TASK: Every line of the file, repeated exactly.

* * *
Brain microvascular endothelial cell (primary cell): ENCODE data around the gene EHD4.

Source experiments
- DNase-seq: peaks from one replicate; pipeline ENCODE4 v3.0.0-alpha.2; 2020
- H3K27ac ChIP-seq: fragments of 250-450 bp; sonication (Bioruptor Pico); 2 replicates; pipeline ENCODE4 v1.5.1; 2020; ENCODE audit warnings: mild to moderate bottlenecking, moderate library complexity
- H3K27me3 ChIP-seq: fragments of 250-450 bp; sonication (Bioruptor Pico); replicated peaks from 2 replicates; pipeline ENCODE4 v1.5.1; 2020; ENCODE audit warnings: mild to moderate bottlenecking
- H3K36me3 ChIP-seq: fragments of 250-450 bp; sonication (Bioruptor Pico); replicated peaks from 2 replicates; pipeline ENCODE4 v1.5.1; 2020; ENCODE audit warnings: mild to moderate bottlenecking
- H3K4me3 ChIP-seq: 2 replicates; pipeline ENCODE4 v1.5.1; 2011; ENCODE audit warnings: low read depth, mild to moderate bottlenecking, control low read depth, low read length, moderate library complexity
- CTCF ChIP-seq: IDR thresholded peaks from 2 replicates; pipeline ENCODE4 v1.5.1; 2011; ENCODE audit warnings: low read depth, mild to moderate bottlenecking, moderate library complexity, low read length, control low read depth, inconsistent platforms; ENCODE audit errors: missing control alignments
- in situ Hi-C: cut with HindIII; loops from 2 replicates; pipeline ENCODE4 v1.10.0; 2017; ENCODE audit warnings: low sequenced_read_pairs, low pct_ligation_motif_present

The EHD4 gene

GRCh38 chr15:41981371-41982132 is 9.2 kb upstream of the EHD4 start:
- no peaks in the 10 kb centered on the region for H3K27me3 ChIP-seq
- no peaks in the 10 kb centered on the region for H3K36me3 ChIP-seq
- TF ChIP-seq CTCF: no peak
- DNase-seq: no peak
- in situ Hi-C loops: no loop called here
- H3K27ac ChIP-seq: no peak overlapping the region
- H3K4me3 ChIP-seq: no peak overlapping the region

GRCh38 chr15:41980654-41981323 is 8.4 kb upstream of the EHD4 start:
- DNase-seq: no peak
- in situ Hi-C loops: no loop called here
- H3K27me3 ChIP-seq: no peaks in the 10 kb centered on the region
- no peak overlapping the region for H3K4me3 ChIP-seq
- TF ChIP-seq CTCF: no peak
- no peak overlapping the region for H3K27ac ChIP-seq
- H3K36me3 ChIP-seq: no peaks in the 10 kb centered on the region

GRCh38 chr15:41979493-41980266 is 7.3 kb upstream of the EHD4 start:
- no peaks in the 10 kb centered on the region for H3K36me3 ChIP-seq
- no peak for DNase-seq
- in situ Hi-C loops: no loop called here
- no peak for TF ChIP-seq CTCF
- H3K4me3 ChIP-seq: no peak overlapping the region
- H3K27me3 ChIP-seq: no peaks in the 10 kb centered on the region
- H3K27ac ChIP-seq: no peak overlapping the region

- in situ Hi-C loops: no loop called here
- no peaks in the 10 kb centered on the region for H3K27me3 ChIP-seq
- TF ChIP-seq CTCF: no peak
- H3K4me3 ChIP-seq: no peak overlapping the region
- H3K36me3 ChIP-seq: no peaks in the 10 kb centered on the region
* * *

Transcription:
Brain microvascular endothelial cell (primary cell): ENCODE data around the gene EHD4.

Source experiments
- DNase-seq: peaks from one replicate; pipeline ENCODE4 v3.0.0-alpha.2; 2020
- H3K27ac ChIP-seq: fragments of 250-450 bp; sonication (Bioruptor Pico); 2 replicates; pipeline ENCODE4 v1.5.1; 2020; ENCODE audit warnings: mild to moderate bottlenecking, moderate library complexity
- H3K27me3 ChIP-seq: fragments of 250-450 bp; sonication (Bioruptor Pico); replicated peaks from 2 replicates; pipeline ENCODE4 v1.5.1; 2020; ENCODE audit warnings: mild to moderate bottlenecking
- H3K36me3 ChIP-seq: fragments of 250-450 bp; sonication (Bioruptor Pico); replicated peaks from 2 replicates; pipeline ENCODE4 v1.5.1; 2020; ENCODE audit warnings: mild to moderate bottlenecking
- H3K4me3 ChIP-seq: 2 replicates; pipeline ENCODE4 v1.5.1; 2011; ENCODE audit warnings: low read depth, mild to moderate bottlenecking, control low read depth, low read length, moderate library complexity
- CTCF ChIP-seq: IDR thresholded peaks from 2 replicates; pipeline ENCODE4 v1.5.1; 2011; ENCODE audit warnings: low read depth, mild to moderate bottlenecking, moderate library complexity, low read length, control low read depth, inconsistent platforms; ENCODE audit errors: missing control alignments
- in situ Hi-C: cut with HindIII; loops from 2 replicates; pipeline ENCODE4 v1.10.0; 2017; ENCODE audit warnings: low sequenced_read_pairs, low pct_ligation_motif_present

The EHD4 gene

GRCh38 chr15:41981371-41982132 is 9.2 kb upstream of the EHD4 start:
- no peaks in the 10 kb centered on the region for H3K27me3 ChIP-seq
- no peaks in the 10 kb centered on the region for H3K36me3 ChIP-seq
- TF ChIP-seq CTCF: no peak
- DNase-seq: no peak
- in situ Hi-C loops: no loop called here
- H3K27ac ChIP-seq: no peak overlapping the region
- H3K4me3 ChIP-seq: no peak overlapping the region

GRCh38 chr15:41980654-41981323 is 8.4 kb upstream of the EHD4 start:
- DNase-seq: no peak
- in situ Hi-C loops: no loop called here
- H3K27me3 ChIP-seq: no peaks in the 10 kb centered on the region
- no peak overlapping the region for H3K4me3 ChIP-seq
- TF ChIP-seq CTCF: no peak
- no peak overlapping the region for H3K27ac ChIP-seq
- H3K36me3 ChIP-seq: no peaks in the 10 kb centered on the region

GRCh38 chr15:41979493-41980266 is 7.3 kb upstream of the EHD4 start:
- no peaks in the 10 kb centered on the region for H3K36me3 ChIP-seq
- no peak for DNase-seq
- in situ Hi-C loops: no loop called here
- no peak for TF ChIP-seq CTCF
- H3K4me3 ChIP-seq: no peak overlapping the region
- H3K27me3 ChIP-seq: no peaks in the 10 kb centered on the region
- H3K27ac ChIP-seq: no peak overlapping the region

- in situ Hi-C loops: no loop called here
- no peaks in the 10 kb centered on the region for H3K27me3 ChIP-seq
- TF ChIP-seq CTCF: no peak
- H3K4me3 ChIP-seq: no peak overlapping the region
- H3K36me3 ChIP-seq: no peaks in the 10 kb centered on the region